Mrs. Cron is a daughter of James Madison Stanley, still a resident of Bourbon County, and who was born in 1838, in Delaware County, New York. He was reared and married in Knox County, Illinois, and in 1861 enlisted in Company K, Ninth Illinois Cavalry, with which he served until the close of the war, rising to the rank of sergeant. In 1867 he came to Kansas, becoming a homesteader in Bourbon County, and for a number of years was engaged in agricultural pursuits. Elected register of deeds of the county in 1879, he served two terms in that capacity, and remained in Fort Scott, where he had since been engaged in the abstract business. In 1866, in Knox County, Illinois, Mr. Stanley married Miss Tacy Stroud Morgan, who was born April 20, 1844, at Greencastle, Indiana, and to this union there were born children as follows: John S., who is interested in machine shops at Pittsburgh, Pennsylvania; Blanche A., now Mrs. Cron; Anna M., who is the wife of Gilbert Blatchley, a member of the firm of Pritchard-Blatchley Drug Company, which had been located at Fort Scott since the founding of that city; and Tacy Maud, who died at the age of two years.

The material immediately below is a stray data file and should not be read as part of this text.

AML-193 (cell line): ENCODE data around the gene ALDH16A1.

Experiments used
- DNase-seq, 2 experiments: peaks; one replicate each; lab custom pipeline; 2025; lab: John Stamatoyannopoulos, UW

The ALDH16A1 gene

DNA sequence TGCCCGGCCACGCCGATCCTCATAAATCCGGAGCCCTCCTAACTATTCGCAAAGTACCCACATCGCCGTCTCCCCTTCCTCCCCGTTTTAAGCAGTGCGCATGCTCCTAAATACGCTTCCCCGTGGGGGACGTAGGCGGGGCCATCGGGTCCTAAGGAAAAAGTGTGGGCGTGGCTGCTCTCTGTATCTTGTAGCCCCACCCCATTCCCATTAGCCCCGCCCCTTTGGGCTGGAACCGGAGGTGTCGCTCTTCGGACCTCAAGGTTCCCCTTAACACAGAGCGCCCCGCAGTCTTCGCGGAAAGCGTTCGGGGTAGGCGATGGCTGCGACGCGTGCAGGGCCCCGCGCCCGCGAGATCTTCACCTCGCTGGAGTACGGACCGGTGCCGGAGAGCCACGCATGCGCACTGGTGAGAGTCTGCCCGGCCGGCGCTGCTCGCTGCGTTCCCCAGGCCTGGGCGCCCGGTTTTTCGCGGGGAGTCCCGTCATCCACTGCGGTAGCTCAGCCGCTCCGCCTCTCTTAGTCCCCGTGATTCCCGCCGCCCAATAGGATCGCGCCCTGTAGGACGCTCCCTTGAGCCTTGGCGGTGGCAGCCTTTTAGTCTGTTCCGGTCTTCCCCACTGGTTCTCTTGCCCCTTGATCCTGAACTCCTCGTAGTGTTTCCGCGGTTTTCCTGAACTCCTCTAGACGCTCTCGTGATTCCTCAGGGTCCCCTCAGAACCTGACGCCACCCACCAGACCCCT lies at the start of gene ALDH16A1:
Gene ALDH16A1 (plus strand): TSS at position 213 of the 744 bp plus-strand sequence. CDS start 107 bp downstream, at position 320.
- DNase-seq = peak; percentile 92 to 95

The paternal grandfather of Mrs. Cron, John O. Stanley, was born in Delaware County, New York, removed to Knox County, Illinois, as a pioneer farmer, and died in Bourbon County, Kansas. The Stanleys were originally from England, the progenitor of Mrs. Cron’s line locating in New York in Colonial days. Several members of the family fought as soldiers during the Revolution. On the maternal side Mrs. Cron’s grandfather was John Rittenhouse Morgan, born at Philadelphia, who died in Knox County, Illinois, where he had been a pioneer farmer. He was descended from the Rittenhouse family who had the first paper mill in the United States, located at Germantown, Pennsylvania. Perhaps the most distinguished member of this family was David Rittenhouse, who was appointed by General Washington as a member of the Peace Commission, was the second president of the American Philosophical Society, and was subsequently professor of astronomy at the College of Philadelphia, and first director of the United States mint in Philadelphia. John Rittenhouse Morgan was a son of Benjamin Morgan, the latter a son of Morgan Morgan, who married Ann Robert. She was a daughter of John Robert, who was born May 28, 1714, and died October 8, 1801. On March 13, 1736, John Robert married for his first wife Jane Hank, who was born in 1714 and died in 1762. John Robert assisted in establishing American independence while acting in the capacity of first lieutenant and as captain-lieutenant in Capt. Nathaniel Tom’s company in the regiment of foot, Continental troops, commanded by Col. William Nelson, during the Revolutionary war. He entered service March 17, 1777, and resigned April 1, 1779. Mrs. Cron had three other bars for her membership in the Daughters of the American Revolution, one from her father’s maternal grandfather, John Flansburgh, another from the latter’s father, Mathews Flansburgh, and one from Jacob Becker.